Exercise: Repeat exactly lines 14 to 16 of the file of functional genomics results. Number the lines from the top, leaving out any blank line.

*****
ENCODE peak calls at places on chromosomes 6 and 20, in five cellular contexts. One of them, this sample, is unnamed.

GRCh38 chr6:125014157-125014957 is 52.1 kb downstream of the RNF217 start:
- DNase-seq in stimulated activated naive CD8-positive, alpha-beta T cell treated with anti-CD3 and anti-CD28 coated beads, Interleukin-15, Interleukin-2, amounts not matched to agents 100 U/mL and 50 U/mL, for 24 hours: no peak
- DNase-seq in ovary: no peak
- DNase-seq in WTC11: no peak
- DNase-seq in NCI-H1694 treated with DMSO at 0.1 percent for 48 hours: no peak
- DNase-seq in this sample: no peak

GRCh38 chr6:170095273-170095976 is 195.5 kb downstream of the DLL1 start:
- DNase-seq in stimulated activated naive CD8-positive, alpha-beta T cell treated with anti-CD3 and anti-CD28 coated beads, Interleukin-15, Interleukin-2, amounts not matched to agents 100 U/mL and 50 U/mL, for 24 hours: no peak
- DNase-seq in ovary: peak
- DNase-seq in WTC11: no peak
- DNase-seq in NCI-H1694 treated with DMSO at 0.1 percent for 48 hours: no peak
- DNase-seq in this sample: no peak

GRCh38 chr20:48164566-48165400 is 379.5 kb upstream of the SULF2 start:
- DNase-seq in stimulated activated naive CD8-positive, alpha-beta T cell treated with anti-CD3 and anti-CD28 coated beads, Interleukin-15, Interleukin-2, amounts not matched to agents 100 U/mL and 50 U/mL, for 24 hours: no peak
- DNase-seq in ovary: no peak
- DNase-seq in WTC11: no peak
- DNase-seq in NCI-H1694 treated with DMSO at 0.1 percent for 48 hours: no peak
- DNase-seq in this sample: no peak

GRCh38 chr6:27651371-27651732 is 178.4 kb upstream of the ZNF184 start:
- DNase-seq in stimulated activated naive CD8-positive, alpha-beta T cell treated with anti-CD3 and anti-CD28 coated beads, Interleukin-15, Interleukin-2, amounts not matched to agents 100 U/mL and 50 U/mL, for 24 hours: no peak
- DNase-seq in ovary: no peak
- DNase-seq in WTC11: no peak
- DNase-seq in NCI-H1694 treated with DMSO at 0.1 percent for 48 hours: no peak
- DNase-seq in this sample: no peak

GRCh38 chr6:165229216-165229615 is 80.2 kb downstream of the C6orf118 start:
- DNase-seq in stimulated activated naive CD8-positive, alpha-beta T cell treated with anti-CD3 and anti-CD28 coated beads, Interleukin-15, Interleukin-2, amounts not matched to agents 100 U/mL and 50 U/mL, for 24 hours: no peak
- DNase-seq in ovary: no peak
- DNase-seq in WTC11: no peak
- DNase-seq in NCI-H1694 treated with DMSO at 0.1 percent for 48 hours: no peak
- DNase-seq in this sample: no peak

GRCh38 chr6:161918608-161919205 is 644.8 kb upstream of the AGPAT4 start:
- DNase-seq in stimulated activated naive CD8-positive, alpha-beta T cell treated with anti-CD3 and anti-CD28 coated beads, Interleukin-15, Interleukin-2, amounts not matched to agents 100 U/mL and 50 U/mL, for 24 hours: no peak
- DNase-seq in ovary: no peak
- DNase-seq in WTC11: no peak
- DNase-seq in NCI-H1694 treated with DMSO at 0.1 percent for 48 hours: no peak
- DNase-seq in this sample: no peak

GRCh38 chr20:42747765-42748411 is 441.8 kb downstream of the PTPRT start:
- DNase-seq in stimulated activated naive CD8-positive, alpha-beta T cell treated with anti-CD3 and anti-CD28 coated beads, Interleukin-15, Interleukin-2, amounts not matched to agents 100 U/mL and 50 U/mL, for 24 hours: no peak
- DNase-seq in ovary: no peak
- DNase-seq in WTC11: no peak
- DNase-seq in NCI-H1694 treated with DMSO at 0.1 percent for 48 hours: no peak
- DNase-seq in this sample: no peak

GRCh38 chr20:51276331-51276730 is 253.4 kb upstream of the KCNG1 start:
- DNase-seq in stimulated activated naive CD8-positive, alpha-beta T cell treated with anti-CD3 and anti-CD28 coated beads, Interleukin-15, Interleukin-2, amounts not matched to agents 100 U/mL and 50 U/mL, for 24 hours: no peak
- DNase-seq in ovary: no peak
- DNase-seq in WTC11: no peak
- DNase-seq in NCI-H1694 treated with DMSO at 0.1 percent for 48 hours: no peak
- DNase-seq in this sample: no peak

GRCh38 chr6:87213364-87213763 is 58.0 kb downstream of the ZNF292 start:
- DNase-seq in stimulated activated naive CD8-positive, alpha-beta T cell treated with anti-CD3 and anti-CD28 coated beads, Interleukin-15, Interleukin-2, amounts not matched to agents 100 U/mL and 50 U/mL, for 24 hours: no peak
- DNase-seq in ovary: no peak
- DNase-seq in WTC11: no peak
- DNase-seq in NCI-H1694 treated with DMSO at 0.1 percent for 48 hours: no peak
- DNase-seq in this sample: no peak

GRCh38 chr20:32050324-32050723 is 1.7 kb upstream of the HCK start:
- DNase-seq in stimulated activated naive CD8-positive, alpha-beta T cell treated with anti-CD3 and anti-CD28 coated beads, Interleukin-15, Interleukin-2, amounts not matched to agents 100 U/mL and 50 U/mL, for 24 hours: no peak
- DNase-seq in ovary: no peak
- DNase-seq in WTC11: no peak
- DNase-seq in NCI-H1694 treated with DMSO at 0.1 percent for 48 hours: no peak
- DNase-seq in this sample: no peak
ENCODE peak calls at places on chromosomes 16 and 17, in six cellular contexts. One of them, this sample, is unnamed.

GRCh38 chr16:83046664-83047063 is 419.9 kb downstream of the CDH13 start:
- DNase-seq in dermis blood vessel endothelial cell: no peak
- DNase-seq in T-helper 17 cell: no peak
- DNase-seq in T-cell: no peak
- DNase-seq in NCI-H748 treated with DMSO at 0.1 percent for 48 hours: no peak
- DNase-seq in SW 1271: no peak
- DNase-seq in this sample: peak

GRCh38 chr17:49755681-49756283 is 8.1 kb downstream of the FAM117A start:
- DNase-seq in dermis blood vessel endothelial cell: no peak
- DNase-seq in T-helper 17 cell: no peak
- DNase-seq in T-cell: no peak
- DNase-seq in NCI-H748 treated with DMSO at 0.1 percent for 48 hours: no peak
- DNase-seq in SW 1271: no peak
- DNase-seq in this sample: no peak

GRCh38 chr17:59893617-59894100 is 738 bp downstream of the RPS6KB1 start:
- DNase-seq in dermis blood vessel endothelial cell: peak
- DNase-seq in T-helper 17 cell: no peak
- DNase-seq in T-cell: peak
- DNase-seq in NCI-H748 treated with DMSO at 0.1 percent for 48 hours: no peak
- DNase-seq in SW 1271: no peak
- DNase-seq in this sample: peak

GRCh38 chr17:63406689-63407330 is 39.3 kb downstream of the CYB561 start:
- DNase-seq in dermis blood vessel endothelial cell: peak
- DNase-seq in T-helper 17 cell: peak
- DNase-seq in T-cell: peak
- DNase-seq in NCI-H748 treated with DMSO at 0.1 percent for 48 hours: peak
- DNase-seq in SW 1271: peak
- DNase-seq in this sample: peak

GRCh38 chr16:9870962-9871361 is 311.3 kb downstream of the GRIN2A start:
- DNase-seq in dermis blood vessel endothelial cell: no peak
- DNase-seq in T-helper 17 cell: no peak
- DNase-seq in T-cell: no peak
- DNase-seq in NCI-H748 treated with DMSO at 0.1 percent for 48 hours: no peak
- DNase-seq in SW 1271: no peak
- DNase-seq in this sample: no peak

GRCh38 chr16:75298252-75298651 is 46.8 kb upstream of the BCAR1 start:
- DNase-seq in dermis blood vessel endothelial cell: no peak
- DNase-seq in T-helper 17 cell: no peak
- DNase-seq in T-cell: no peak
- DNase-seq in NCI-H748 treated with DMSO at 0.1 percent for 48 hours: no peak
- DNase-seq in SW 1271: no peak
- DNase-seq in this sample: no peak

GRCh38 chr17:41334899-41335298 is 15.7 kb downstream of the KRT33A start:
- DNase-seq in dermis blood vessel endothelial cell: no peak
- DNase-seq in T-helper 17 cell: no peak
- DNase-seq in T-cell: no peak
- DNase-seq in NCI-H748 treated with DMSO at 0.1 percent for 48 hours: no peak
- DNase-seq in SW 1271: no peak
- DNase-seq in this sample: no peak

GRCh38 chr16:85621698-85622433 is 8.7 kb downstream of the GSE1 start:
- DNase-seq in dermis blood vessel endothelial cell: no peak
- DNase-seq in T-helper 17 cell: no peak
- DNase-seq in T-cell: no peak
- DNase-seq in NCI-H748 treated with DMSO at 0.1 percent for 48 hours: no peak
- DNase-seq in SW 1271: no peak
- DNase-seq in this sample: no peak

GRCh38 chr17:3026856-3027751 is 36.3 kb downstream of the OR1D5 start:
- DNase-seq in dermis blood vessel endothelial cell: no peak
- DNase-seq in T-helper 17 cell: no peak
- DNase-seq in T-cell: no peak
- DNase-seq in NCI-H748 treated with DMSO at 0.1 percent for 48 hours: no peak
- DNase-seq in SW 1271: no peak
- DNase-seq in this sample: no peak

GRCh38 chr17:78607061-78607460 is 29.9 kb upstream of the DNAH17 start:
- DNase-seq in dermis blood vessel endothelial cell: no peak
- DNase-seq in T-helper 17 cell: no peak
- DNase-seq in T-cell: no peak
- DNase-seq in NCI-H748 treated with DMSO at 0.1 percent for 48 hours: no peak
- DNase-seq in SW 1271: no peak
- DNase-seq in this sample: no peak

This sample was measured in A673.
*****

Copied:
GRCh38 chr20:48164566-48165400 is 379.5 kb upstream of the SULF2 start:
- DNase-seq in stimulated activated naive CD8-positive, alpha-beta T cell treated with anti-CD3 and anti-CD28 coated beads, Interleukin-15, Interleukin-2, amounts not matched to agents 100 U/mL and 50 U/mL, for 24 hours: no peak
- DNase-seq in ovary: no peak